A few weeks ago, Newsnight featured Peter Lilley MP. He was presented as an expert who'd written 'a report' on climate science. The report itself wasn't scrutinised at all, and nor were his credentials. Instead, he launched into a bizarre diatribe, a torrent of abuse which basically said all climate change science was lies (at the start and from 5.50):
Fair enough - some people believe this stuff. But what really annoyed me was Newsnight's failure to mention that Mr Lilley is the director of Teuthys Petroleum: an oil exploration company, and might be thought to have a vested interest in promoting fossil fuels and damning climate change science. So I fired off an email to Newsnight asking whether they knew this, whether they should routinely check for conflicts of interest, and if they did know, why they didn't mention it. No reply. So I went through the BBC Complaints procedure, which turns out to be run by Capita.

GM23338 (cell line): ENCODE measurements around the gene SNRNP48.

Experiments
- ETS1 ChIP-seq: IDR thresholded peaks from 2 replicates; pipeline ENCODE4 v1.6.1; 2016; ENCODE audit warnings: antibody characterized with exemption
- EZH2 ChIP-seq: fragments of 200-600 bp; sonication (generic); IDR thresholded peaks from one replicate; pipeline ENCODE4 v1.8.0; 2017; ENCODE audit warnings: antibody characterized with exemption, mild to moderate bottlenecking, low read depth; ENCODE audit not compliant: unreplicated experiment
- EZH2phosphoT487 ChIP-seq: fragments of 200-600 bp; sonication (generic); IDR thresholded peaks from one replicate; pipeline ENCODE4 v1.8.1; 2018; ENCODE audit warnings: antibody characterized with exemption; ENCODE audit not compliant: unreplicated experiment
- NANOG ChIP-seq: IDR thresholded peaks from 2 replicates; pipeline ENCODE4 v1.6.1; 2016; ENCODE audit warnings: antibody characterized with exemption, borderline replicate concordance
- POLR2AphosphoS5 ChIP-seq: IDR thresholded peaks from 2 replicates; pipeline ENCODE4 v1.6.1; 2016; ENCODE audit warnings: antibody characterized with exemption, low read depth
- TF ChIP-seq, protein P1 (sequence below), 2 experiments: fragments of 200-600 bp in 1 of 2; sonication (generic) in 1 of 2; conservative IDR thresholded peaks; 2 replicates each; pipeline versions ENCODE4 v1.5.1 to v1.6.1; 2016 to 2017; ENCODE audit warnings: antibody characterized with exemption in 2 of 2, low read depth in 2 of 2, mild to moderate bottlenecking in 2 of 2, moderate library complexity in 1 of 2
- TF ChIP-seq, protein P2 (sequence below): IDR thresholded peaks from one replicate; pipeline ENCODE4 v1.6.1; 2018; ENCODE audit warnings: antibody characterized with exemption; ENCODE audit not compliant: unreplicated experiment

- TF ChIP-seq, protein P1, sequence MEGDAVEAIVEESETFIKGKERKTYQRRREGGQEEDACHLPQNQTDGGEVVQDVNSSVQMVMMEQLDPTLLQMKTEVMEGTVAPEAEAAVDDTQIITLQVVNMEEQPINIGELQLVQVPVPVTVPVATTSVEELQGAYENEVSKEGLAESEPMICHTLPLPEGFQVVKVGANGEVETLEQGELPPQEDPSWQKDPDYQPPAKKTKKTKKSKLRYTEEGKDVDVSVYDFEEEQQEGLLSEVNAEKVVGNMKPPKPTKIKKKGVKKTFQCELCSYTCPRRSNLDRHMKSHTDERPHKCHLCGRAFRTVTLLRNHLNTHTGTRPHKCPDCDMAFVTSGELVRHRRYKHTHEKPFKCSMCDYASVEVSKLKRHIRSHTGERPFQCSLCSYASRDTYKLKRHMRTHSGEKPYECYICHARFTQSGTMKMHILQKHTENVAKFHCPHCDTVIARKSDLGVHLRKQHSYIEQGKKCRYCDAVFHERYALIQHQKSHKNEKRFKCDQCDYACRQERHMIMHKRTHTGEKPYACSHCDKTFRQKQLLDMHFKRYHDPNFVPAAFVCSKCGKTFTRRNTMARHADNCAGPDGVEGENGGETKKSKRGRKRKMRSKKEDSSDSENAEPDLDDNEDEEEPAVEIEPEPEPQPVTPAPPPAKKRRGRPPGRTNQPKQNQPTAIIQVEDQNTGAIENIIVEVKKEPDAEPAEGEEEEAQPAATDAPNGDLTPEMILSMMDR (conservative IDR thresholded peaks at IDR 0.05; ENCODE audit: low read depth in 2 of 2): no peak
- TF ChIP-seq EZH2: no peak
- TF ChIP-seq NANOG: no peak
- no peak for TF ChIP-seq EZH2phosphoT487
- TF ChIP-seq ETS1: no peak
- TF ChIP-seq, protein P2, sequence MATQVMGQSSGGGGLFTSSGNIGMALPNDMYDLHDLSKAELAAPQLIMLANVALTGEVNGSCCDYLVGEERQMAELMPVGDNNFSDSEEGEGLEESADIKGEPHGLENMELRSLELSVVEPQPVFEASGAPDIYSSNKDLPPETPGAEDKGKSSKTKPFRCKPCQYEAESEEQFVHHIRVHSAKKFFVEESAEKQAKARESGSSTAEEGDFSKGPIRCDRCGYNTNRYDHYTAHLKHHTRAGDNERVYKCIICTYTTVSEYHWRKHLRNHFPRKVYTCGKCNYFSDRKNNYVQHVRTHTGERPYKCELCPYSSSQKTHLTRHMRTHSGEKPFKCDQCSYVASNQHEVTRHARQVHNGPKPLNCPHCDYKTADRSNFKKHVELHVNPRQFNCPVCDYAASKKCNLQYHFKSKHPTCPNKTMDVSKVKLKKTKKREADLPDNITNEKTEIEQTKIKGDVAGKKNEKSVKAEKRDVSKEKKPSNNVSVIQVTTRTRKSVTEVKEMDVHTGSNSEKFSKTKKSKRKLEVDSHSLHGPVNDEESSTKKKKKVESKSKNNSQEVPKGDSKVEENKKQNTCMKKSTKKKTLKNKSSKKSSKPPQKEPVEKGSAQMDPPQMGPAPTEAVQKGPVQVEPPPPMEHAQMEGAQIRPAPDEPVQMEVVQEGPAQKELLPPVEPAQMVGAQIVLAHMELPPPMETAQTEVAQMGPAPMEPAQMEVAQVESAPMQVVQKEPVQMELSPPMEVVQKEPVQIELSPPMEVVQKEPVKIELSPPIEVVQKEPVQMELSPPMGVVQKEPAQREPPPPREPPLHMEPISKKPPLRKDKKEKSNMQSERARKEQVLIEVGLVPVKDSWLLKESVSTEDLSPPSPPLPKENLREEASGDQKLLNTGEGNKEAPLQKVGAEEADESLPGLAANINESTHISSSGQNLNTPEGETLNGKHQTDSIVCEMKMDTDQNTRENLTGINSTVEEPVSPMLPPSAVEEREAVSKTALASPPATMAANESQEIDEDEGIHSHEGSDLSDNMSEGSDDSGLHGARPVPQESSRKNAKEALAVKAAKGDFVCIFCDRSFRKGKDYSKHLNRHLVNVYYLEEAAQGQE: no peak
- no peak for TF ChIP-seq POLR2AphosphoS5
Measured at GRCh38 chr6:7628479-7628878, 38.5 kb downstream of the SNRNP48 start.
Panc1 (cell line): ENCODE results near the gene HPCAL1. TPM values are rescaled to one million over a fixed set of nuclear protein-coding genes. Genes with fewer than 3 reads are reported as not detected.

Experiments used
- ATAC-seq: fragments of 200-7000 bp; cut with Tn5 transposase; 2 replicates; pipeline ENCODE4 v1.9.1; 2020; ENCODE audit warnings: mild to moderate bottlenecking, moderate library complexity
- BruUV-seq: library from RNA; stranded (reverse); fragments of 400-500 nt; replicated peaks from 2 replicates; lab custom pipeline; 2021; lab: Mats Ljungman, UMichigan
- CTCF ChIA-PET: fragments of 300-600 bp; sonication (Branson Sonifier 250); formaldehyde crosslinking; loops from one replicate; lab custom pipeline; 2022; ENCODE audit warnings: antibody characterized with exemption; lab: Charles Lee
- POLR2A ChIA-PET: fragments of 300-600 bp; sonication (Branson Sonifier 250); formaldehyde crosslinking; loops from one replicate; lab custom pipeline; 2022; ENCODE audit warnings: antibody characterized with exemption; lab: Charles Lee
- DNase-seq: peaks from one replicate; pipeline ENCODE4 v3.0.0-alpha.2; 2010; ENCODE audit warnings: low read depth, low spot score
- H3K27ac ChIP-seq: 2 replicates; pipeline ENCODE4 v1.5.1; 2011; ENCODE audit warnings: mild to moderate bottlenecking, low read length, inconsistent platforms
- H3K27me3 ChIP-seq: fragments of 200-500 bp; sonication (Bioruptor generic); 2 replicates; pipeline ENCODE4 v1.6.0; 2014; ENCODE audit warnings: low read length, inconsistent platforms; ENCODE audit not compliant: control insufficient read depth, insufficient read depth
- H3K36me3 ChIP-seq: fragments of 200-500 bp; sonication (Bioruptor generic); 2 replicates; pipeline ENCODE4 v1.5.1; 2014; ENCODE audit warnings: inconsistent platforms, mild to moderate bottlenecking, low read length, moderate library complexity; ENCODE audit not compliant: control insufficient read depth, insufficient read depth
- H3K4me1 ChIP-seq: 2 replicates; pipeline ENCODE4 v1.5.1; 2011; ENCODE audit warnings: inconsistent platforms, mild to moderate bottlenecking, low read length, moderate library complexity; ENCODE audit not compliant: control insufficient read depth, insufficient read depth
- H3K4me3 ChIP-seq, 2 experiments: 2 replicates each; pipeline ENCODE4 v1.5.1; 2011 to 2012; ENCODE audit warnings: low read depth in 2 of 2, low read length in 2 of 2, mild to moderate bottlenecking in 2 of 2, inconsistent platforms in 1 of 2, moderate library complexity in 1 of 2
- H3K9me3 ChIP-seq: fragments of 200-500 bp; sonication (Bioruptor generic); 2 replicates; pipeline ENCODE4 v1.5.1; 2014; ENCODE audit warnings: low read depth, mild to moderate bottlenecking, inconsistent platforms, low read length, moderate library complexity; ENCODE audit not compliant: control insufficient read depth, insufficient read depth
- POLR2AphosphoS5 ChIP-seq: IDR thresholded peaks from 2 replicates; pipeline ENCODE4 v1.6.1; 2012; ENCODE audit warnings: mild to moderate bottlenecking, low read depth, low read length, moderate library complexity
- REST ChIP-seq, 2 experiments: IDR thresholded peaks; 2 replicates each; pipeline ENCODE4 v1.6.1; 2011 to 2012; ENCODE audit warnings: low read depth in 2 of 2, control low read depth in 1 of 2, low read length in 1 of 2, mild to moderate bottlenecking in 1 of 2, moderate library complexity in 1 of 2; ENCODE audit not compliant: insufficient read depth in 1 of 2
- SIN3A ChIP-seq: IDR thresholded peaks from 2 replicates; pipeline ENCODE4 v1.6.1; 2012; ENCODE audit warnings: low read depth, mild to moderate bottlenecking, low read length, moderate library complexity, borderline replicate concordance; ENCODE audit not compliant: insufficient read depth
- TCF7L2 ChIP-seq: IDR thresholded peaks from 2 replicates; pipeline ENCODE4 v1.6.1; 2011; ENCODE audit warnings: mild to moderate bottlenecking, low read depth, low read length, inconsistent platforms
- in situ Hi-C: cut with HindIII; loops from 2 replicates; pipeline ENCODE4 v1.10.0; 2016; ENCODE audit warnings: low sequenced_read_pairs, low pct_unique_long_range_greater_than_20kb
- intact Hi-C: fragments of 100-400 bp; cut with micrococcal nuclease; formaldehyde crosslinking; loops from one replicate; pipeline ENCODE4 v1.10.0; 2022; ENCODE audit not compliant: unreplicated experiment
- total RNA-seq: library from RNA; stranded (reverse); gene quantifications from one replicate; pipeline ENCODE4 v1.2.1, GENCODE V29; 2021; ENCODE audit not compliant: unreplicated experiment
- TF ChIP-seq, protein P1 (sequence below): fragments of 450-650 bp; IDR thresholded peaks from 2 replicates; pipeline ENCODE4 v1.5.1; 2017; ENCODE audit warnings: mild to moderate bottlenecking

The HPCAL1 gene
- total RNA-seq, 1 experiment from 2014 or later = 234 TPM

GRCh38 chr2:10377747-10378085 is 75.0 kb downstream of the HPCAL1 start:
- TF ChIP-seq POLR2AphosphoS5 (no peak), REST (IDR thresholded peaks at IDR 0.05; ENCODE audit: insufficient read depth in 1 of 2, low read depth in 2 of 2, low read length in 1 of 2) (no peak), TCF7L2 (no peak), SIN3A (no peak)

A few weeks later, I get a reply:
In order for us to look into your concerns, we would need a transmission date. If possible, please write back using the complaints webform.
Thanks again for contacting us.
www.bbc.co.uk/complaintsNB This is sent from an outgoing account only which is not monitored. You cannot reply to this email address but if necessary please contact us via our webform quoting any case number we provided.
Which is bollocks. The complaints website consists of a series of drop-down boxes to be filled in. If you don't fill it in, you can't move to the next page and the next question. So they do have the date. Furthermore, I cannot believe that the combined forces of Capita and the BBC lack the resources to find out when a particular guest was on a particular edition. I'd assume they have a list. Failing that, how about checking Newsnight's website, or good old Google? But no: they mail me. And not, I notice, via an e-mail to which I can reply: that would be too simple. Instead, I have to go through the whole complaint again - 20+ questions (including the original one asking for the broadcast date) simply to provide them with information they a) already have and b) can easily find.
It feels, frankly, like a delaying tactic. Not just for me, but a way of fending off most people's complaints by making it as difficult as possible.